Thania Paffenholz

Overview

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Thania Paffenholz born Cologne, Germany February 2, 1956. International peace researcher, mediator, and adviser. Director, Inclusive Peace and Transition Initiative, Geneva; founding director Center for Peacebuilding at Swisspeace, Bern. Awarded Wihuri International Prize, 2015.

Quotations

If you have a women’s only delegation at the negotiation table, these are usually the activists. From them, you can expect more [of a] push on [the] deep roots of conflict, [and] gender issues. . . [The key point], is to get these activists into positions of decision-making power, which they often do not have. More women do not equal more peace automatically. In order for inclusiveness to translate into the intended results, better peace process design and a consideration of the social, cultural context is necessary.” (International Peace Institute, Oct. 26, 2016; photo wikipedia)

Ana Palacio

Overview

Ana Palacio Valle Lersundi born Madrid, Spain July 22, 1948. Spanish lawyer; first woman Foreign Minister of Spain 2002-4; contributed to European Constitution; resisted Iraq War; General Counsel of World Bank 2006; member of European Parliament 1994-2002.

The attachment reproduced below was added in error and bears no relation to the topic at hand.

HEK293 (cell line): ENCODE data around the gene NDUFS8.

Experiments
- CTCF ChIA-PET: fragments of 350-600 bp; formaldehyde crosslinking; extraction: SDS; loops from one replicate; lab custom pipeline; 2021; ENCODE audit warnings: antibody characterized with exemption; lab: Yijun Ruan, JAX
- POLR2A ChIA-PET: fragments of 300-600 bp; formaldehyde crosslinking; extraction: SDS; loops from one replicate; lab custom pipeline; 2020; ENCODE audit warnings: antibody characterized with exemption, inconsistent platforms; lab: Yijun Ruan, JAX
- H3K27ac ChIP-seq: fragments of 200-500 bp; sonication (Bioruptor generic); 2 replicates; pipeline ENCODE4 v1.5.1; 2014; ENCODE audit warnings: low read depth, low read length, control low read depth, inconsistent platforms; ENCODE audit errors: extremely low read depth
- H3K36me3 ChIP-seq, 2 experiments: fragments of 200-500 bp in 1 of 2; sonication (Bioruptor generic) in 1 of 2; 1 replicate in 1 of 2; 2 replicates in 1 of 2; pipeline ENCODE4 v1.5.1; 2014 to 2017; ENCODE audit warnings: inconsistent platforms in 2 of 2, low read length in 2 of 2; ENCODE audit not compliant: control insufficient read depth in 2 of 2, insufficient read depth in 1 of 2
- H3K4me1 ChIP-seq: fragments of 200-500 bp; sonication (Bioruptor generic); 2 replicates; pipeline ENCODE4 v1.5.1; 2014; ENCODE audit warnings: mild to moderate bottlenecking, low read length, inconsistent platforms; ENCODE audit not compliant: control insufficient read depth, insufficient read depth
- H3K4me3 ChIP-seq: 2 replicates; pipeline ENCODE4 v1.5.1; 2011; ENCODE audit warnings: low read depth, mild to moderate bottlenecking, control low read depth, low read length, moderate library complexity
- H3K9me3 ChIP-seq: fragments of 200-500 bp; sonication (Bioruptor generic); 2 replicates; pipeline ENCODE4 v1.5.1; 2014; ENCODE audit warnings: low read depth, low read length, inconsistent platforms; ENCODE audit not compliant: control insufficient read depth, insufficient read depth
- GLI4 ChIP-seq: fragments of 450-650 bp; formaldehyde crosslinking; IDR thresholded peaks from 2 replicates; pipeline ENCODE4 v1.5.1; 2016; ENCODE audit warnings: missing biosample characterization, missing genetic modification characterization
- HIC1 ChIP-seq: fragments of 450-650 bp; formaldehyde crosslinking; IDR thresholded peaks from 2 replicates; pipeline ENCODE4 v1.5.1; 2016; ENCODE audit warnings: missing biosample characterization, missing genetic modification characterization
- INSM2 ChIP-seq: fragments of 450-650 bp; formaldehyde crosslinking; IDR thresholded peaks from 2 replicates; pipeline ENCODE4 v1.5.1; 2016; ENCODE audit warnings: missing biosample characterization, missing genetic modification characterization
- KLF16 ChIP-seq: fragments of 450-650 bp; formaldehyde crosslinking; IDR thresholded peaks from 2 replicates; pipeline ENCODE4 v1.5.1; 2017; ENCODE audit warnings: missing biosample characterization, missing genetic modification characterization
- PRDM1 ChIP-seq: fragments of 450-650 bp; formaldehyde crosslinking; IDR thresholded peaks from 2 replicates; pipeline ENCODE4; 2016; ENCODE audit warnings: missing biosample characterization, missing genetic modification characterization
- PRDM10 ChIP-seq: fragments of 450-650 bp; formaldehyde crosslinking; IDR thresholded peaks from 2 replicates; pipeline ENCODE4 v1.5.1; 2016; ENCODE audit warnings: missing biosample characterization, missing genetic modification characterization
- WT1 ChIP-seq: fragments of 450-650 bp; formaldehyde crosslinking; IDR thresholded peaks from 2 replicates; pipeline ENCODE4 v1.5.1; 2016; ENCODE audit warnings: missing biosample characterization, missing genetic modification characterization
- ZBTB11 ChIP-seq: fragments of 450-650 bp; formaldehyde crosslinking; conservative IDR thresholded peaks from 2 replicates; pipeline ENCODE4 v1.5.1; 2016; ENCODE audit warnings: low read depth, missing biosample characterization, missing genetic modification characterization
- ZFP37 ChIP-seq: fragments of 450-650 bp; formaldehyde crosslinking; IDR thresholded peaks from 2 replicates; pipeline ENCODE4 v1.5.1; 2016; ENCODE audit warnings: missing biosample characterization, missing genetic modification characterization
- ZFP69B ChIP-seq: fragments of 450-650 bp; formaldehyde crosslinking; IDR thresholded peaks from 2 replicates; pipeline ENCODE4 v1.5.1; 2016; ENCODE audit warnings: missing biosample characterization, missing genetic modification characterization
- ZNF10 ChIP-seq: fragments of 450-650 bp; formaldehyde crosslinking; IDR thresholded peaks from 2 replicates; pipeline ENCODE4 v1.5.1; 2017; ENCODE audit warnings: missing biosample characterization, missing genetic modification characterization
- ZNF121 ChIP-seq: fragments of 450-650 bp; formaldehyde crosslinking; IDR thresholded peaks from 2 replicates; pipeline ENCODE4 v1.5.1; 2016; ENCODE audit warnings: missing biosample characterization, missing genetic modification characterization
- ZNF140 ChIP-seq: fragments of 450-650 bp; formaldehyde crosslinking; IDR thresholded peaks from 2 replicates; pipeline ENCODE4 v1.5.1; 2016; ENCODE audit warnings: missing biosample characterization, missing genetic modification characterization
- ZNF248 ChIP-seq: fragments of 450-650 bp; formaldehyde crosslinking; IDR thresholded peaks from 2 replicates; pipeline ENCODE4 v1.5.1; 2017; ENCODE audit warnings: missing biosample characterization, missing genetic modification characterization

Quotations

"The United States has made a major mistake with Guantanamo." (Nov. 11, 2003, Telecino TV, al-Jazeera)

"One must not forget the unique role played by African women in the question of poverty eradication in Africa. In fact, African women have placed themselves in the frontline despite the many difficulties they endure." (World Bank Group; photo Wikipedia)

Nela Pamukovic

Overview

Nela Pamuković born Šibenik, Croatia, Yugoslavia December 25, 1959. Croatian lesbian feminist and antiwar activist. Active in first regional nonviolence group, 1987; Antiwar Campaign of Croatia, 1991. Co-founded Centre for Women War Victims (ROSA), 1992.

Quotations

Our basic human rights are fragile, and we can lose them every day if we don’t fight. . . If we fight, we have some satisfaction that we have done some good, for the benefit of women and the rest of the population. And for us, as well—we fight for our own lives.” (Global Fund for Women; photo kerrylobel.typepad.com)